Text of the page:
Last week we looked at one part of Canadian retirement benefits: CPP. Although CPP does provide a potentially larger benefit, OAS should not be overlooked.
The second part of government-provided retirement income is Old Age Security (OAS). Rather than being funded by direct contributions like CPP, OAS is funded by general tax revenues.
OAS pays a monthly benefit to eligible recipients over the age of 65. Unlike CPP, you can not start receiving OAS early. However, just like with CPP, your benefits are increased if you choose to delay receiving OAS. For every month you delay receiving OAS after your 65th birthday, your pension payment will increase by 0.6%. This increase is limited till age 70 (36% total increase) when receiving OAS is mandatory.
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Employment history is not a consideration like it is for CPP. OAS can be received without ever having worked.
If you are living in Canada, to be eligible, you must:
- Be 65 years old or older
- Be a Canadian citizen or a legal resident at the time your OAS pension application is approved
- Have resided in Canada for at least 10 years since the age of 18
OAS can be collected if you are living outside of Canada. For this to happen, you must:
- Be 65 years old or older
- Have been a Canadian citizen or a legal resident of Canada the day before you left Canada
- Have resided in Canada for at least 20 years since the age of 18.
OAS Benefits Received
The amount you receive from OAS is dependent on how long you lived in Canada after age 18. Your annual retirement income also plays a role in how much you receive. If you have a high income in retirement, there is a clawback that is applied.
If you have a very low income in retirement, you may be eligible to receive additional benefits. We will talk about it later. The benefits received are adjusted quarterly according to the consumer price index (CPI).
As of July 2020, the max that anyone receives from OAS is $613.53 per month or $7,362.36 annually.
Above we mentioned an OAS clawback for those with a higher income. OAS is means-tested. Once your income hits the lower threshold, $79,054, 15 cents is clawed back for every $1 of additional income.
This means that for someone with $128,137 of income in retirement, they will receive $0 of OAS.
You can think of the clawback as a 15% tax on any income above the minimum threshold. If you were to make $95,000, the total amount you would receive from OAS annually is $4,970.46.
Calculated as follows:
- $95,000 – $79,054 = $15,946
- $15,946 * 0.15 = $2,391.90
- $7,362.36 – $2,391.90 = $4,970.46
This clawback makes sense as those with high retirement incomes don’t need the extra money. However, it almost seems to be punishing or taking away something from those who were diligent savers.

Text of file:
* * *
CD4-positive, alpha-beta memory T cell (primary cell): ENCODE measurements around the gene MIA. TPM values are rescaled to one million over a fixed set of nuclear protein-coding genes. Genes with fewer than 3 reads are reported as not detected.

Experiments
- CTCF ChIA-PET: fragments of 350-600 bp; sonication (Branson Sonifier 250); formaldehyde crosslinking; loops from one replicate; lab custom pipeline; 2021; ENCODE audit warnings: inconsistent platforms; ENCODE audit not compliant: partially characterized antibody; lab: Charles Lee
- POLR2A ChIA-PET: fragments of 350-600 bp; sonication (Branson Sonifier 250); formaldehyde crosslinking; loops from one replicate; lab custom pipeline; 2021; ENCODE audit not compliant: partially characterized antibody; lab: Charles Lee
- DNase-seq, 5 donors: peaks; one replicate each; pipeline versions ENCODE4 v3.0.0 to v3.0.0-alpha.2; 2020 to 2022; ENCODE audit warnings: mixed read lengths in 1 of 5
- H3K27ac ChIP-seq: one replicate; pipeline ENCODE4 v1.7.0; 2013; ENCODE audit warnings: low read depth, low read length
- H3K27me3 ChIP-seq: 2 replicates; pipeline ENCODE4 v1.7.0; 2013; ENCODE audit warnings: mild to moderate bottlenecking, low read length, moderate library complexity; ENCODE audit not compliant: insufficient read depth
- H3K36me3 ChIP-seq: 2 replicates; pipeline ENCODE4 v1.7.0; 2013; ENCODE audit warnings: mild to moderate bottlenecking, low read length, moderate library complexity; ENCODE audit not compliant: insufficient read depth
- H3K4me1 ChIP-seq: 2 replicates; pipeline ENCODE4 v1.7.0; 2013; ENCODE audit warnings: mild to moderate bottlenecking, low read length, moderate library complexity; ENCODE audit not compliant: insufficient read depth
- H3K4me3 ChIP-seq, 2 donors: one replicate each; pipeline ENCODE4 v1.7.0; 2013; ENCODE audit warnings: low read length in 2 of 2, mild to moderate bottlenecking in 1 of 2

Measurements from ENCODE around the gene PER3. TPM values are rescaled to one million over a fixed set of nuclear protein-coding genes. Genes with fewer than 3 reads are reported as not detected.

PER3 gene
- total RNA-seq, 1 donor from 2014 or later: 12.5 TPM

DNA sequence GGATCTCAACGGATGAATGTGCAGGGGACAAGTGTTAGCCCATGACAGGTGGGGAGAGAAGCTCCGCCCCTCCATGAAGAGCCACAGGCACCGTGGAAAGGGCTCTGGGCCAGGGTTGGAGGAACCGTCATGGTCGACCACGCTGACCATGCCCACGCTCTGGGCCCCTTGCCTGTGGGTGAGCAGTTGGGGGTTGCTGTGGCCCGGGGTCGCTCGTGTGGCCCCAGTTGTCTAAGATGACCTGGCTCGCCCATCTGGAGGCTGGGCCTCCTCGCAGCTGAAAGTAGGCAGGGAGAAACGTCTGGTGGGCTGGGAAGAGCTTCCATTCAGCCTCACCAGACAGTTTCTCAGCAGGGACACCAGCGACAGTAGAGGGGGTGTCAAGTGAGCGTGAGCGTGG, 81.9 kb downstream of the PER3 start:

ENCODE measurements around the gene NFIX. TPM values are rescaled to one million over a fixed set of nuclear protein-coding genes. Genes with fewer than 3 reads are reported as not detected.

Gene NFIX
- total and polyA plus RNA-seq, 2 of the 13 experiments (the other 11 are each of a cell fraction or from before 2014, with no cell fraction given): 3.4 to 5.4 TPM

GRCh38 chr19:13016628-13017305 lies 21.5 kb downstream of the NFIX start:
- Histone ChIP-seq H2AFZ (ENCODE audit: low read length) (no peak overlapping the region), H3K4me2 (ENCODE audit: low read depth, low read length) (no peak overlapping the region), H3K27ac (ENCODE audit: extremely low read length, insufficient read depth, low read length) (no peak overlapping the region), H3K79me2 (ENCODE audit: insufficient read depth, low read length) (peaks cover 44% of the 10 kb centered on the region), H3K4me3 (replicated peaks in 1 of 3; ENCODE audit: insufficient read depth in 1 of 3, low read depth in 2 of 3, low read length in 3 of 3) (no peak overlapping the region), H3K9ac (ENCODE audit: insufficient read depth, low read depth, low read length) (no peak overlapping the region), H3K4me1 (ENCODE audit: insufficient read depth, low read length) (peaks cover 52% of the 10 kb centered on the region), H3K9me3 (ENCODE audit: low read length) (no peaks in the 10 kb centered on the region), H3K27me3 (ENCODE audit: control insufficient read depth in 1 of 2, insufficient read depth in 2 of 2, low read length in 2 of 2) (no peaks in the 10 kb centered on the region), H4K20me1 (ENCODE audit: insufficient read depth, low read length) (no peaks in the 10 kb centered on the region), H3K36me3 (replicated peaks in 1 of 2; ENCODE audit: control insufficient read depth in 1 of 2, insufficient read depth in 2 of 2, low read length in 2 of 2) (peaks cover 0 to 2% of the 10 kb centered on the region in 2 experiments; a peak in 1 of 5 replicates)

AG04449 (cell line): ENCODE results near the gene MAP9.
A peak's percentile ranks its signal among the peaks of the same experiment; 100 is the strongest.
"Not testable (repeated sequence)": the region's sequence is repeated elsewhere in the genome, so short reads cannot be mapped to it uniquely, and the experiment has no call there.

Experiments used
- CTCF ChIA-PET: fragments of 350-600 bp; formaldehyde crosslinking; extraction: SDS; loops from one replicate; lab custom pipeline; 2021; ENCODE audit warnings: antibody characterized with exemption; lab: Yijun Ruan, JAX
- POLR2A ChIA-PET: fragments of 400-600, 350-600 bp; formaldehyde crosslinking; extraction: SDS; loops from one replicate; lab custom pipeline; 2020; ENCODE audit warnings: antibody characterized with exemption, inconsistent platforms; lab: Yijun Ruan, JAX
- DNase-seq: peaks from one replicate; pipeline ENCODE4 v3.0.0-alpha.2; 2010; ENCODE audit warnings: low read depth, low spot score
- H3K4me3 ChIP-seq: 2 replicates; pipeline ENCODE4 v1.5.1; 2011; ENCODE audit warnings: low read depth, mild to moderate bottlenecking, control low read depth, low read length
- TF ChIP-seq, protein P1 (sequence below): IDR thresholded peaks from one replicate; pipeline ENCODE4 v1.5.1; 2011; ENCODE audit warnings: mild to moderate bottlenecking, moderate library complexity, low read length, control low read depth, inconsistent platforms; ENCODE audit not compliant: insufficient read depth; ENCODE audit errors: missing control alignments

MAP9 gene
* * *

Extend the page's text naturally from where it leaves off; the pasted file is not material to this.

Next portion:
Thankfully, a friend and colleague of ours wrote an article on a potential solution. Check out OAS Clawback Secrets For the High-Net-Worth. A well written and informative article from someone who also knows what they are talking about.
Other OAS Benefits
Much the same as CPP, OAS has additional benefits other than just the retirement benefit. These benefits include; Guaranteed Income Supplement, Allowance, and Allowance for Survivor.
Guaranteed Income Supplement
Provides a monthly non-taxable benefit to OAS pension recipients with a low income that are currently living in Canada. To qualify you must meet both criteria:
- You are receiving OAS pension
- Your annual income is lower than the annual maximum threshold
Your GIS eligibility is reviewed every year. You must meet the eligibility requirements every year to receive it.
Depending on living arrangements and marital status, the amount that you receive can differ. For more information on that, click here.
The allowance is available to a small group of people. To be eligible you must meet all of the following:
- Be between 60-64
- Your spouse or common-law partner receives OAS and is eligible for the GIS
- Be a Canadian citizen or legal resident
- You reside in Canada and have done so for at least 10 years since age 18
- You and your spouse or common-law partner’s annual combined income is less than the maximum allowable annual threshold.
The amount of allowance that is received depends on marital status and previous years’ income. Check out this table for more information on that.
To continue receiving the allowance you must qualify every year. The payments will stop the month after you turn 65. You must apply to receive the allowance. The application should be submitted 6-11 months ahead of your 60th birthday.
Allowance for Survivor
Much like the allowance, however with the added criteria that the applicant is widowed. The full criteria is as follows:
- Must be 60-64 years old
- Canadian citizen or legal resident
- Reside in Canada and have done so for at least 10 years after age 18
- Spouse or common-law partner has died and you have not remarried
- Annual income less than the maximum annual threshold
Eligibility is determined on a yearly bases. The amount that is received is dependent on your previous year’s income.
Just like the regular allowance, you must apply to receive the allowance for survivors. This application should be done 6-11 months prior to your 60th birthday.
Last week we learned that the max CPP you could receive is $1,175.83. If we add the max OAS of $613.53, we get $1,789.36 (this is on an individual basis and marital status and income can change these numbers).
Although $1,789.36 is a decent chunk of change, for many people that would not be enough to survive. It is important to start the retirement planning process early. With diligent planning in the early stages, it can help to ensure a successful retirement.
If you haven’t started planning out your financial future, contact us. We would love to sit down and talk with you to help you define and achieve your goals.
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